Spain: Tomato Bread (Pa amb tomàquet, Pan con tomate)
Posted by Degan on August 2nd, 2012
After railing about the authenticity of the Sardine Can‘s tomato bread, I figured I’d better write about the real deal. Pa amb tomàquet is technically a Catalan tradition (it’s called pan con tomate in Spanish), but we ate it every day throughout Spain – in Andorra, in Cordoba, in Madrid, in Peniscola, and of course in Barcelona. When we planned our trip to Spain I was counting on eating as much jamón as possible – and in particular that elite type of Spanish ham, jamón ibérico de bellota - which wasn’t a problem but we weren’t expecting to love the tomato-smeared bread that showed up on almost every table as much as we did. It’s so simple that if you don’t have good quality ingredients, it’s terrible but it’s peasant food, truly, and tomatoes, olive oil and bread are plentiful in Spain. It’s so beautiful in its simplicity.
It’s basically a form of bruschetta but with the focus on ripe, regional tomatoes. This is how it works; take a piece of bread and toast it, then rub a cut slide of garlic over it followed by a very ripe cut tomato. Get as much of the tomato meat onto the bread as possible. Then sprinkle with salt and finish with some Spanish olive oil. Variations include toasting the bread on a grill so that it’s got a bit of char, pureeing the tomato pulp into a soup that you administer yourself (this was the popular format at breakfast buffets) or using rubbed tomato on un-toasted bread to form the base of a bocadillo sandwich.
Tomato bread isn’t really part of the tapas tradition but it is the custom in many places to bring out a small dish with every drink that you order and because it’s cheap and easy to make tomato bread often fits that bill. It also quite often accompanies a plate of jamón or cheese or sausage. That got us into trouble a couple of times where tried to order as many tapas as possible and didn’t count on the plate of carbs coming out with it. A delicious problem to have, in any case.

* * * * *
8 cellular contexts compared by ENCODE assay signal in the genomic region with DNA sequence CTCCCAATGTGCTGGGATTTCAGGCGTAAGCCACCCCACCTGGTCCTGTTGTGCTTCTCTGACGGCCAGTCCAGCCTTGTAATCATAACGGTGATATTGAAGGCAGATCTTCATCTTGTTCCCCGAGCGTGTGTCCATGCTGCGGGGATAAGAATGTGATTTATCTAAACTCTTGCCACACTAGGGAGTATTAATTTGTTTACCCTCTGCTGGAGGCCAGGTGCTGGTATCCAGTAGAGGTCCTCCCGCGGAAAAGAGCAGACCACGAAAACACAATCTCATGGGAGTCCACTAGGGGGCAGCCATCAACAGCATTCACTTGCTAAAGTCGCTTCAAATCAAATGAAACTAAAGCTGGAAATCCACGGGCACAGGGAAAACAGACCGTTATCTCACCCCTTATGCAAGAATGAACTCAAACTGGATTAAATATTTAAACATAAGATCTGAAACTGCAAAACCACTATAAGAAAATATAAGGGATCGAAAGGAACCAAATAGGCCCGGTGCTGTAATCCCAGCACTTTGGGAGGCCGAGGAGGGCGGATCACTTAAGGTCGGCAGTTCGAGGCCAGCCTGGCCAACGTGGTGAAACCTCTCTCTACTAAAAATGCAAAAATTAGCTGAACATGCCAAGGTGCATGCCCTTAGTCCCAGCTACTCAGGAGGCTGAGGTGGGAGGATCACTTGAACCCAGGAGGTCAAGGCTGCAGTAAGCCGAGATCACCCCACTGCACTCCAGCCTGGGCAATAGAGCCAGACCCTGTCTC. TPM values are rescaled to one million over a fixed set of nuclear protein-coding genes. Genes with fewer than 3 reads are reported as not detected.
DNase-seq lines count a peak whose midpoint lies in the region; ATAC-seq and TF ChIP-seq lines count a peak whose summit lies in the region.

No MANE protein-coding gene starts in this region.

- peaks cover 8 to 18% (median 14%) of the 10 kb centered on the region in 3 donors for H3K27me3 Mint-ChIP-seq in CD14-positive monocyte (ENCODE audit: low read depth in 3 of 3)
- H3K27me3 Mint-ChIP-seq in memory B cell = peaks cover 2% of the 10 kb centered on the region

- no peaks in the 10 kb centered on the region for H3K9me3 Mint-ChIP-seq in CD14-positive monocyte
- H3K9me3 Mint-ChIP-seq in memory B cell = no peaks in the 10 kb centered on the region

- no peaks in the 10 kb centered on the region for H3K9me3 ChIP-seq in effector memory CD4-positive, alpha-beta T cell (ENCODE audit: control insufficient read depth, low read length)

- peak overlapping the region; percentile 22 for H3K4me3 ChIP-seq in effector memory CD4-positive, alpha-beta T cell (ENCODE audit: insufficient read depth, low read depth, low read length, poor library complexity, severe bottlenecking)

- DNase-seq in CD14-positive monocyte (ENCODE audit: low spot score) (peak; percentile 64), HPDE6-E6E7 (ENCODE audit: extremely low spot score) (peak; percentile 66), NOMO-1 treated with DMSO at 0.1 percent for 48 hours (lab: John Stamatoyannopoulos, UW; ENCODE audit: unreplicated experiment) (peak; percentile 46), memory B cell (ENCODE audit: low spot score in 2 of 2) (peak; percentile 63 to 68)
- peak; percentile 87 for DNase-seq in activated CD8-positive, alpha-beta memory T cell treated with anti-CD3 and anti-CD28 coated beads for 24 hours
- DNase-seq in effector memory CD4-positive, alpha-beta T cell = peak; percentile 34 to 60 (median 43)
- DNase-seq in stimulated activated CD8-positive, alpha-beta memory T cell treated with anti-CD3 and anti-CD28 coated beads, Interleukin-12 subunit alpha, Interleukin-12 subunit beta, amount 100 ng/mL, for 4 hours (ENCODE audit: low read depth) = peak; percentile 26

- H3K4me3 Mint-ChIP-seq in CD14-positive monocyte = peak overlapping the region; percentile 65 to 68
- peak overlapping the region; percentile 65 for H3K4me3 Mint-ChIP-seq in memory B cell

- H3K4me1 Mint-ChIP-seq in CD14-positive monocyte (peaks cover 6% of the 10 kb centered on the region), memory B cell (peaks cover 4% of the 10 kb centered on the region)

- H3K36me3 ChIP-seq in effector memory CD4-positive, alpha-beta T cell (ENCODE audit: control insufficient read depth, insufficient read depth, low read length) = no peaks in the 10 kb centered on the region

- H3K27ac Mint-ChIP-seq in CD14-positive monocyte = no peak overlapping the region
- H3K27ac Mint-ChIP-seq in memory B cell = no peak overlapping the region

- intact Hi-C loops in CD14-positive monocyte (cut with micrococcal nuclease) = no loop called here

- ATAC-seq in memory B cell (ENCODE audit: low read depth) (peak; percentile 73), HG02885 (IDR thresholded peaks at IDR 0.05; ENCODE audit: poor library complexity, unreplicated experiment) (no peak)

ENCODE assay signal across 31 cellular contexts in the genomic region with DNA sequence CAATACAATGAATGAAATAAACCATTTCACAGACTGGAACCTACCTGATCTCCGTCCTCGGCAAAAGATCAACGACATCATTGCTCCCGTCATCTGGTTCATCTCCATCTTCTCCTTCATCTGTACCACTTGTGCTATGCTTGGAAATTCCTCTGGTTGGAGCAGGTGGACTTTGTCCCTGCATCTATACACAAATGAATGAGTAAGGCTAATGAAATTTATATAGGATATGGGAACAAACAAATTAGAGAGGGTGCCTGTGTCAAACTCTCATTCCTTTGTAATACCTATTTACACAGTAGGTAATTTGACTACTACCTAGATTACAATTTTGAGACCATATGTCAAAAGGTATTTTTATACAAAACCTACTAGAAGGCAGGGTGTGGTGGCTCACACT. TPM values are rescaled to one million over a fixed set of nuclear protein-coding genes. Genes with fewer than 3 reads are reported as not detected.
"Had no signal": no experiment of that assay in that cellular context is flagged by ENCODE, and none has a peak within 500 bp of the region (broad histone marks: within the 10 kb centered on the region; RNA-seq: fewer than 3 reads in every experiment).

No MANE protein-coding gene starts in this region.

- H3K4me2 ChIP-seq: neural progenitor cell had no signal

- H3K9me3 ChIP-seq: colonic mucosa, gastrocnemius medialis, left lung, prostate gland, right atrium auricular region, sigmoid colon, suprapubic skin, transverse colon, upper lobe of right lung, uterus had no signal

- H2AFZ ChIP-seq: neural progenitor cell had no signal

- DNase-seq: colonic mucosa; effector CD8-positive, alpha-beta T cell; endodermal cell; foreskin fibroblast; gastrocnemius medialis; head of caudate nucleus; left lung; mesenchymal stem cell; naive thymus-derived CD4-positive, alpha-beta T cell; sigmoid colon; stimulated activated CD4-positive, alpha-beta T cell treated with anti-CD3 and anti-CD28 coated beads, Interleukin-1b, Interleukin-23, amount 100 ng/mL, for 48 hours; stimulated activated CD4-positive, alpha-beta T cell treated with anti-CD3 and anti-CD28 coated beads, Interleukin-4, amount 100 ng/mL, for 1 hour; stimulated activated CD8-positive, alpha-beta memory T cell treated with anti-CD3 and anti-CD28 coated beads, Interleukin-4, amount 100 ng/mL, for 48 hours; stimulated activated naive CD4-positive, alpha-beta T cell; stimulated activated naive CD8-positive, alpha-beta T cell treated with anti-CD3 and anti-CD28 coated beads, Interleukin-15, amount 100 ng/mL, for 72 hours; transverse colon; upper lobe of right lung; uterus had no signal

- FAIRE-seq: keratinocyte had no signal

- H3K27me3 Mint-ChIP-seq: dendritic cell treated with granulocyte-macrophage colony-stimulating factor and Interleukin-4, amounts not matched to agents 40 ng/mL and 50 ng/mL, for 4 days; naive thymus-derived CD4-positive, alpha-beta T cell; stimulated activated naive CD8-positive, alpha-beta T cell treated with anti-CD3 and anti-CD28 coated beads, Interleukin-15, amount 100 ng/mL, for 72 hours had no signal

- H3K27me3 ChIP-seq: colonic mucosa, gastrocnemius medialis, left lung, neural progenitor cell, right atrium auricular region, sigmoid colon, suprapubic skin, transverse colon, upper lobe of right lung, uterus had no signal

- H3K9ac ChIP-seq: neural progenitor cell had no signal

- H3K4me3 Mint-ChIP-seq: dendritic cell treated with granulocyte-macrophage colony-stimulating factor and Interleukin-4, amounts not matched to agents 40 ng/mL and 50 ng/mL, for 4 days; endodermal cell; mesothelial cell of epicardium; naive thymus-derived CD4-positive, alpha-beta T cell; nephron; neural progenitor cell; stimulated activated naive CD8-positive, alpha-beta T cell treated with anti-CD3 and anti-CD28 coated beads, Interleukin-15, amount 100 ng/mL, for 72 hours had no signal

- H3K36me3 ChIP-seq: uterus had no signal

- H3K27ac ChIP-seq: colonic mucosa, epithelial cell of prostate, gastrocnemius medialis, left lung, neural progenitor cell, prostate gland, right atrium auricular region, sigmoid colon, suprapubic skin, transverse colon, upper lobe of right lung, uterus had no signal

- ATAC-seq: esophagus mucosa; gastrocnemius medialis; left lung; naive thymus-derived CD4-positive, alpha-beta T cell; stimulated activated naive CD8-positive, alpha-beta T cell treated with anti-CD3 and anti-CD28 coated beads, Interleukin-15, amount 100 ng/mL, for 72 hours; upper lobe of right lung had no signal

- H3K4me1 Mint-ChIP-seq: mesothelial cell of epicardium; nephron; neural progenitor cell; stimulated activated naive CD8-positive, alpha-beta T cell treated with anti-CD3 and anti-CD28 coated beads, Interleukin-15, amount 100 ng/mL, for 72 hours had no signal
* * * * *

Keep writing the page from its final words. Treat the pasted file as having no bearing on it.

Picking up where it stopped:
In addition to lunch, dinner and late-night, we also saw tomato bread at every hotel breakfast buffet. Being a DIY affair, the ingredients were laid out along with the other breakfast items; a toaster, a pile of bread, a bowl of pulped tomato, olive oil, salt and cut garlic. In some small towns we got a plate of toast with the tomato and garlic laid out (olive oil and salt were already on the table). None of these were my favourite, but the novelty of this didn’t wear off in the 3+ weeks we were in country.
The best tomato bread we had was at Tapac 24. They use a bread called “crystal” that is something between a baguette and a ciabatta - a long loaf of spongy bread (the better to soak up the tomato pulp), beautifully charred on the grill and doused in olive oil, super fresh, flavourful tomato and sea salt. We had this on our second day in Barcelona and I can still taste it. It was absolutely brilliant.
Our second favorite was at Pintxos in the Mercat de la Boqueria (and not just because it came plated with a botifarra sausage!). They didn’t use the crystal bread but another kind of thick, rustic-style bread that soaked up the tomato juice and olive oil quite well, and this one was also thrown on the grill before being topped with sea salt. There actually wasn’t very much tomato pulp on these – which made it different from most we had – but the flavour was so full in spite of it.
Cultural Fundamentals: Pa amb tomàquet is a great resource if you want to know even more.